Wednesday, November 18, 2015

Last of the Bloomers

I think it's almost "lights out" for the flowers in the Garden of Aaron this year.

Temperatures are forecast to drop in the coming days (40s for high on Sunday, lows in the 20s), but up to this point, unusually warm autumn weather to date has allowed some brave bloomers to strut their stuff right into Thanksgiving territory.

Mexican sage, Salvia leucantha, has bloomed for months from summer to late autumn. In recent weeks, it became a magnet for bees and other pollinators.

Sweet alyssum (Lobularia maritima), also a long bloomer, very popular with mini pollinators (hoverflies, etc.)

Most of the hardy geraniums stopped blooming long ago, but 'Rozanne' hybrid geranium carries on with a few last flowers. Unfortunately, Rozanne doesn't have the same winter presence as some of my other favorite cranesbill geraniums. Where Geranium sanguineum and Geranium cantabrigiense seem more or less evergreen here in zone 6/7, 'Rozanne' has acted behaved like a true herbaceous perennial, dying back to the ground each year. 

This unknown Camellia sasanqua has had a great year. As you can see, if you pick a camellia with open, single flowers, you'll give the bees a banquet!

A few of the flowers on this group of reblooming azaleas have been blasted by frost, but the shrubs are still putting on a magnificent show!
OK, no flowers here, but the fall foliage on this Virginia creeper (Parthenocissus quinquefolia) certainly shines on its own.

No flowers here, but I love the pop of the red chokeberries (Aronia arbutifolia) against the variegated aucuba (Aucuba japonica) in the background.

Thanks for reading and commenting this past year.

I'll continue to post in the weeks and months ahead, though most likely at a more lugubrious pace than during the growing months, but I do look forward to sharing information with you on plants I've added to the garden this fall, seeds I'll be winter-sowing and so forth.

Best wishes to you all (in the Northern hemisphere) for a warm and cozy winter season. And to you in the Southern hemisphere... Happy Spring :)


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Tuesday, October 27, 2015

Feeling Crabby

After a couple days of rain, the lawn is verdant and the 'Sugar Tyme' crab apples are glistening like jewels...

Each crabapple is adorned with a raindrop...


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Monday, October 19, 2015

Cultivars vs. Straight Species -- Viburnum Dentatum / Arrowwood Viburnum

So where do you stand on the whole cultivar vs. species issue?

Here at Garden of Aaron, I grow three types of Viburnum dentatum (arrowwood viburnum), which is native throughout much of the Southeast, Midwest and Mid-Atlantic and up into New England.

Here is how the straight species looked in early October:

Here is the form of a Viburnum dentatum (straight species), growing in full sun and awful solid clay 'soil' (1st year in the garden)

Here's a close-up of the foliage, which I'd say still looks pretty darn fresh for early October!

Here is how the 'Pearl Bleu' cultivar looked at the same time:

Here's V. dentatum 'Pearl Bleu' -  as you can see, much of the foliage has folded in half and quite a few leaves have burnt edges.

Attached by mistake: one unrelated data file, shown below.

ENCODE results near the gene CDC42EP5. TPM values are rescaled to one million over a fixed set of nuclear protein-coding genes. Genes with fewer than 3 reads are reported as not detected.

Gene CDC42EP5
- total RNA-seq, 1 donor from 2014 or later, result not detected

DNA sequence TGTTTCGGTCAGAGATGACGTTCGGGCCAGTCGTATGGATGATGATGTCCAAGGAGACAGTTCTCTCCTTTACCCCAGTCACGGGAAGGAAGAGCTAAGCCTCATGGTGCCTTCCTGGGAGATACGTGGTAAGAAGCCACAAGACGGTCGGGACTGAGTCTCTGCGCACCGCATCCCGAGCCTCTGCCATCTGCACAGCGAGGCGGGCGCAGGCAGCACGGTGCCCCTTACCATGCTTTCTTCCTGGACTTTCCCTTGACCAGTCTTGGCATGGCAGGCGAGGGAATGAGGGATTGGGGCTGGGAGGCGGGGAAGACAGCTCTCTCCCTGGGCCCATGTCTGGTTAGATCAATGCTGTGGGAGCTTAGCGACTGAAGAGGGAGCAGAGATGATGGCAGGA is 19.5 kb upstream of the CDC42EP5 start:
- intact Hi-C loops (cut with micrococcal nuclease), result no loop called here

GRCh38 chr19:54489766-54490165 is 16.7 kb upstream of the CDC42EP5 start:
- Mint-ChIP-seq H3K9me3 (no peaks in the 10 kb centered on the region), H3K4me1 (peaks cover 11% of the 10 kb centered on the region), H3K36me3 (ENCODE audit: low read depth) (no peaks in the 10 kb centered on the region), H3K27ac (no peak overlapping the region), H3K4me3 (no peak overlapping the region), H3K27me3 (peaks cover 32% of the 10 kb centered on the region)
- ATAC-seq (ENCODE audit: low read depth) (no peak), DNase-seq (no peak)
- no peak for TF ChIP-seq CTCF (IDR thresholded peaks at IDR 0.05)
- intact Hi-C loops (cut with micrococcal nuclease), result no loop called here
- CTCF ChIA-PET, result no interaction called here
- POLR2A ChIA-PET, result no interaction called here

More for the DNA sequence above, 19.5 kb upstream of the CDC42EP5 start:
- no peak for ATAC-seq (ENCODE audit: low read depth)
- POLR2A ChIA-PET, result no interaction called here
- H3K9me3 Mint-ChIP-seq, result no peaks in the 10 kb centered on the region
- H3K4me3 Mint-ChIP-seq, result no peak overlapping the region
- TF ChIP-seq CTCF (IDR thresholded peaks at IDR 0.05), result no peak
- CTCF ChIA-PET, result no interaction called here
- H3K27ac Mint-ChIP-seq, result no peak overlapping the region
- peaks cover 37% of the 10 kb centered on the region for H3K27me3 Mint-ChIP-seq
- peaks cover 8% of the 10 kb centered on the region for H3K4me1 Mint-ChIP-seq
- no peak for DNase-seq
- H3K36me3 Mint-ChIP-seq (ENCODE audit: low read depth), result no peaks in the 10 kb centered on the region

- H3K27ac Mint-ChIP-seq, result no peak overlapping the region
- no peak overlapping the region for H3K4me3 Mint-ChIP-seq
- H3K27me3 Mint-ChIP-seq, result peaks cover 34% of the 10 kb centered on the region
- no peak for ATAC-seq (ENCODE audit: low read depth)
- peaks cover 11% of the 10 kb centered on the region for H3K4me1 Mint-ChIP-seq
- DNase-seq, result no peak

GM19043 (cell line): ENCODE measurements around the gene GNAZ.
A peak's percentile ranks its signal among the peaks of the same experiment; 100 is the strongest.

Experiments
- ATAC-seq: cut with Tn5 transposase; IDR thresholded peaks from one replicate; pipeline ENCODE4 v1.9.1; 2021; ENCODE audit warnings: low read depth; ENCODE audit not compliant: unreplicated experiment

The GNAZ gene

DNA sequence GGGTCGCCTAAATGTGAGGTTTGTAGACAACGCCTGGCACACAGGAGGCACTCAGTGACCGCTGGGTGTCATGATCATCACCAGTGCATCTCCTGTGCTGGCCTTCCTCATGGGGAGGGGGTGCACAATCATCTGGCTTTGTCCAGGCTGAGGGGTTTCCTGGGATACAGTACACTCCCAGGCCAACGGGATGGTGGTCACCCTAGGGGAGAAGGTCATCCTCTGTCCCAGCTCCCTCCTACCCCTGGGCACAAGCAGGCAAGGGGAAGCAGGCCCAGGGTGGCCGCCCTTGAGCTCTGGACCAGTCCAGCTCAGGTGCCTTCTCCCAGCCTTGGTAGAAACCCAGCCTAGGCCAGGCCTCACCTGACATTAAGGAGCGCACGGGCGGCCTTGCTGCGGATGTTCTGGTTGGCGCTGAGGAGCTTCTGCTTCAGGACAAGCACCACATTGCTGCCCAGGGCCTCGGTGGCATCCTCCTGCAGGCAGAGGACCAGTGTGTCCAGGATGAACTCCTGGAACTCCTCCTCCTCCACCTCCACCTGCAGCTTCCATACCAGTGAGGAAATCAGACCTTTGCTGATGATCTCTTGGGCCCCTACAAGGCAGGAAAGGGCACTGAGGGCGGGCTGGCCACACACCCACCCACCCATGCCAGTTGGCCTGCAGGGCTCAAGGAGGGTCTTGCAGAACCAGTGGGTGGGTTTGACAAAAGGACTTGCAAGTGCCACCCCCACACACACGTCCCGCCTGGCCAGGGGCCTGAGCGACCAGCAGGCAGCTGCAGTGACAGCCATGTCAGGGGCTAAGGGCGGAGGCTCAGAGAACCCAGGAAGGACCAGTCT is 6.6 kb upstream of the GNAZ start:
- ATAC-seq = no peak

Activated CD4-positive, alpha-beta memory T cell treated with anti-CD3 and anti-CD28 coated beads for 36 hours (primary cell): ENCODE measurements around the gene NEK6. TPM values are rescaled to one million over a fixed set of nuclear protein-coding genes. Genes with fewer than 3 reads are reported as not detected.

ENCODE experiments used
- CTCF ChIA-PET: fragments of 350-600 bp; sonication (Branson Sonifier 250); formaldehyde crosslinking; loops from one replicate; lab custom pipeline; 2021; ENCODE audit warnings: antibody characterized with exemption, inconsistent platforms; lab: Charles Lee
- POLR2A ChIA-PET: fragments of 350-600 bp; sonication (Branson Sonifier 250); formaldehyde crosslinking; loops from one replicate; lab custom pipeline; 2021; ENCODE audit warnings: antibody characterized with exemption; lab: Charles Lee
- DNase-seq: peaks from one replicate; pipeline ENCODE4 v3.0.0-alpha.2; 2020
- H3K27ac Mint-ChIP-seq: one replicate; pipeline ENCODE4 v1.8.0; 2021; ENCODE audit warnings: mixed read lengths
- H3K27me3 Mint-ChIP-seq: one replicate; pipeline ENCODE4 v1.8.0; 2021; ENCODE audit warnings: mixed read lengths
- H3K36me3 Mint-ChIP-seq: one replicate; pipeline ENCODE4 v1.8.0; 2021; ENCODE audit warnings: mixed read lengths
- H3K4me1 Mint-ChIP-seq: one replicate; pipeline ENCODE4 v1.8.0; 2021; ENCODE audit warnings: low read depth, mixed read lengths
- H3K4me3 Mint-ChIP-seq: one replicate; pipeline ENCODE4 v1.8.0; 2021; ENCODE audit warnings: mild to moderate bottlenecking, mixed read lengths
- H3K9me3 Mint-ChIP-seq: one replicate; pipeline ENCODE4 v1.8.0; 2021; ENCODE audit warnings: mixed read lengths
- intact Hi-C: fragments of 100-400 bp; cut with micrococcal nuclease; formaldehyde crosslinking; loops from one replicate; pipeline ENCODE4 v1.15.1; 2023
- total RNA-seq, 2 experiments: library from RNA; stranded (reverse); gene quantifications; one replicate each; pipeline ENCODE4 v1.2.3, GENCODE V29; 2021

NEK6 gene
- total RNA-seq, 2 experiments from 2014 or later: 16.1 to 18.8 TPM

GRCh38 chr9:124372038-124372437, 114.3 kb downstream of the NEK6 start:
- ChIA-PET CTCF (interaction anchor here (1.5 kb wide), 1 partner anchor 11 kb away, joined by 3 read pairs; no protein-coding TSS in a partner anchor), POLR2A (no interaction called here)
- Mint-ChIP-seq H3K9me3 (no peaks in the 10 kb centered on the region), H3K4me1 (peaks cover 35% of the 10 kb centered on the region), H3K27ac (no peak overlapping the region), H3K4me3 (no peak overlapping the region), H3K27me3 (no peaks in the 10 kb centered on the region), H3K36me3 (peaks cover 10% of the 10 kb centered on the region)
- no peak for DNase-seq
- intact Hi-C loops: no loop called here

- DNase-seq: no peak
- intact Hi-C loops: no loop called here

And here is the 'Chicago Lustre®' cultivar, also on the same day:

By contrast, the foliage on the 'Chicago Lustre' cultivar of V. dentatum looks fresh, lush, healthy and deep green. 

Remember, these are all the same species - just different cultivars - growing in very similar conditions.

In fact, here's a side-by-side shot to show you that 'Pearl Bleu' and 'Chicago Lustre' are growing literally side-by-side. They're both on the northwest side of the house, which gets mostly shade all morning, but bakes in a surprising amount of sun on summer afternoons. In fact, I'd say 'Chicago Lustre' may actually get more of the afternoon sun and perhaps provides a bit of shade to its 'Pearl Bleu' companion.

'Pearl Bleu' on the left, 'Chicago Lustre' on the right. Both shrubs were planted at the same time. Both actually died back to the roots (after I stored them in the garage over the winter and shamefully neglected them), but 'Chicago Lustre' has clearly roared back more vigorously than 'Pearl Bleu'...

Interestngly, the straight species produced more fruit this year than either of the cultivars (although the berries on Chicago Lustre appeared to be larger and more plump than those on the species). All the Viburnum dentatum berries on the species plant and 'Chicago Lustre' have already been devoured by the birds. (I suspect that a mockingbird and a blue jay divided the ones on the species plant.)

I'm planning to add a few more V. dentatum cultivars to the garden this autumn (from Classic Viburnums nursery, which has an amazing selection of the genus), so perhaps I can report back in a year to give a comprehensive overview of the relative strengths of the different cultivars vs. the species.

Oh and then there's this little seedling that popped up on the corner of the house right near where 'Chicago Lustre' and 'Pearl Bleu' could have canoodled. I've transplanted it to someplace where it will have a bit more room to spread its wings...

I'm fairly sure that this is a Viburnum dentatum seedling. It seems to have taken the transplantation well. You'll notice that the foliage is lighter-green and has more of a matte finish, but otherwise seems just as clean and healthy as the 'Chicago Lustre' foliage. 

How about in your garden?

Do you like growing straight wild species plants or do you seek out cultivars?

Personally, in some cases I favor the straight species and in other cases I see the merits of cultivars.

For instance, I chose to grow the 'Miss Huff' cultivar of Lantana camara because it is supposed to have better cold hardiness than the species and I was worried that the straight species would not survive here in Tennessee. (Actually, I'm not sure one can even find a straight species Lantana camara at nurseries. The only ones I've seen for sale are different cultivars.)

With Viburnum dentatum, the jury is still out for me. I'd say that the species has done much better so far than 'Pearl Bleu', but I quite like the 'Chicago Lustre' cultivar.

In other cases - for instance with Echinacea purpurea (purple coneflower) - I only grow the straight species. For one thing, I've read that the species is tougher and has greater longevity than the cultivars.